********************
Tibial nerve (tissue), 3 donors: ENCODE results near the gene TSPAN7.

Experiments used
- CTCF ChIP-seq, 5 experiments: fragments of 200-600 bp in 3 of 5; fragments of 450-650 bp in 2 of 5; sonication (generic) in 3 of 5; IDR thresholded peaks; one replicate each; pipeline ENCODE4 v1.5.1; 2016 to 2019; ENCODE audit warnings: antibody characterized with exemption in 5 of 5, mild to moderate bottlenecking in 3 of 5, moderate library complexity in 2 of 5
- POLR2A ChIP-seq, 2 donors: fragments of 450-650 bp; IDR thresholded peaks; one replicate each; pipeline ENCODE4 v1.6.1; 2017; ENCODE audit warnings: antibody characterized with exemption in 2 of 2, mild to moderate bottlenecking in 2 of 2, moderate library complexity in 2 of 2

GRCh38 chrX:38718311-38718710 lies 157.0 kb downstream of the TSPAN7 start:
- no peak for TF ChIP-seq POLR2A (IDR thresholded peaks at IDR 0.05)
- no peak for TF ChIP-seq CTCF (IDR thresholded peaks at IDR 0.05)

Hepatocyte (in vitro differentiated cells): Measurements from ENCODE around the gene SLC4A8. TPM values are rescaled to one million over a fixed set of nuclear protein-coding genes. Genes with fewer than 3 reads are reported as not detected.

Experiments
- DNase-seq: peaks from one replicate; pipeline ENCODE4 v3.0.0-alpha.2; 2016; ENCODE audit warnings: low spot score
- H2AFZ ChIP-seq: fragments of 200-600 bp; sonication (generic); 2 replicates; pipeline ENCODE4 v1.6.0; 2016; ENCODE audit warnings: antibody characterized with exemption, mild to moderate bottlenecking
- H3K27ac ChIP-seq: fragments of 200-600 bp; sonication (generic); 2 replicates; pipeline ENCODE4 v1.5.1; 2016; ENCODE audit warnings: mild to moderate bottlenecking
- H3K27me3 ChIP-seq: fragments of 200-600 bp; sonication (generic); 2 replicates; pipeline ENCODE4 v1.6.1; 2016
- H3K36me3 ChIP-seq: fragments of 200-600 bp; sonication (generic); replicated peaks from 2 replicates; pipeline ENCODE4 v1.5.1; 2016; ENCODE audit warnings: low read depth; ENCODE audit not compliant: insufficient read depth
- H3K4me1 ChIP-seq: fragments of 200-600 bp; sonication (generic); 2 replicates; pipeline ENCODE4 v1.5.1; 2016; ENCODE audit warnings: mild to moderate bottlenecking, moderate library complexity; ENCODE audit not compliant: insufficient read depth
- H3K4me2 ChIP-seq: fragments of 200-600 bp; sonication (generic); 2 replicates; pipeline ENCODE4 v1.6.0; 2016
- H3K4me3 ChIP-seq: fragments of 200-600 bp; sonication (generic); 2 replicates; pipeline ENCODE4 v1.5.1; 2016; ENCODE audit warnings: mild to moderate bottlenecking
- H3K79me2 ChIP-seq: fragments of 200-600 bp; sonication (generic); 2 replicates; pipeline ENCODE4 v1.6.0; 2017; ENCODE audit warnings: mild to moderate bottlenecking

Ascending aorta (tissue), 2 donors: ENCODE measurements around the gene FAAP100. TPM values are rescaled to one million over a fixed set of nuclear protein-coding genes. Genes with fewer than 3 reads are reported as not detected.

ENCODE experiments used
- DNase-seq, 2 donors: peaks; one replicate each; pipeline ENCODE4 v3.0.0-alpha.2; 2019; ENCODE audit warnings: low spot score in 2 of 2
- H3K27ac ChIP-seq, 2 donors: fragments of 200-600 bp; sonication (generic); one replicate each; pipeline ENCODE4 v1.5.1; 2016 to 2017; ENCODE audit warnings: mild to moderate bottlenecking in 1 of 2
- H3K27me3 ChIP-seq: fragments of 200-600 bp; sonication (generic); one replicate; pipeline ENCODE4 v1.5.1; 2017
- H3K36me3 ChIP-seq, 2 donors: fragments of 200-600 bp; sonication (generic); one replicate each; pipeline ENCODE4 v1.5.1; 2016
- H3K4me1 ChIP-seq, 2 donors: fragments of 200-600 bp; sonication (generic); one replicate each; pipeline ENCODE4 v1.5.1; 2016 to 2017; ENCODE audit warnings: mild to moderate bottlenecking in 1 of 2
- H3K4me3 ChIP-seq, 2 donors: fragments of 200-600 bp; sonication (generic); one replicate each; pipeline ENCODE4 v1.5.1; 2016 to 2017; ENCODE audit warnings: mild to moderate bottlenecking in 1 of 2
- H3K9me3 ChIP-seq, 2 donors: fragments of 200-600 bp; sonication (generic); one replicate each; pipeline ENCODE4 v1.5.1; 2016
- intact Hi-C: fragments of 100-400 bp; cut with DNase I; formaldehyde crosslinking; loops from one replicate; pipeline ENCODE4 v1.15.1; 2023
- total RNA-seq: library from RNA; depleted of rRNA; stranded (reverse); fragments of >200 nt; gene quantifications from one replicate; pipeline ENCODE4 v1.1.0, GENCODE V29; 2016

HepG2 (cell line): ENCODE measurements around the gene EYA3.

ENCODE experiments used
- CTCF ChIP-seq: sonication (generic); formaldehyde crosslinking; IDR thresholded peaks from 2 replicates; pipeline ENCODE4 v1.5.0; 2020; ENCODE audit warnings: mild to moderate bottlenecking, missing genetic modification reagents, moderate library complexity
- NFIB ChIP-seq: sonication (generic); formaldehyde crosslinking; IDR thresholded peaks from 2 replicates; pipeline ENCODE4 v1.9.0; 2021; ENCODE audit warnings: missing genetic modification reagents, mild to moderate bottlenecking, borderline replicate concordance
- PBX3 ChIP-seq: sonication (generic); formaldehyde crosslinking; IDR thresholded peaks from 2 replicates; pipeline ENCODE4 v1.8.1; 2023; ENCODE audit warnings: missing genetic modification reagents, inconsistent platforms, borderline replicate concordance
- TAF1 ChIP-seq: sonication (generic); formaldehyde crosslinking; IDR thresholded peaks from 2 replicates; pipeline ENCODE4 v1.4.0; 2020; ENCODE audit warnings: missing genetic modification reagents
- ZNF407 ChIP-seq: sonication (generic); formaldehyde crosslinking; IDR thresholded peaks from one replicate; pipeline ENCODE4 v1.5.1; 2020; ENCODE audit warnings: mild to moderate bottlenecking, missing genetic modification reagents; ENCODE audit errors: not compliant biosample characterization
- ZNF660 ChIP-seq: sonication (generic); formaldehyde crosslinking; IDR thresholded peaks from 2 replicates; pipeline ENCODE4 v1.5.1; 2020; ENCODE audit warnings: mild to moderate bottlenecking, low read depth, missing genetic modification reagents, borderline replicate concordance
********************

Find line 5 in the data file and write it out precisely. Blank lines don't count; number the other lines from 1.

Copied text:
GRCh38 chrX:38718311-38718710 lies 157.0 kb downstream of the TSPAN7 start: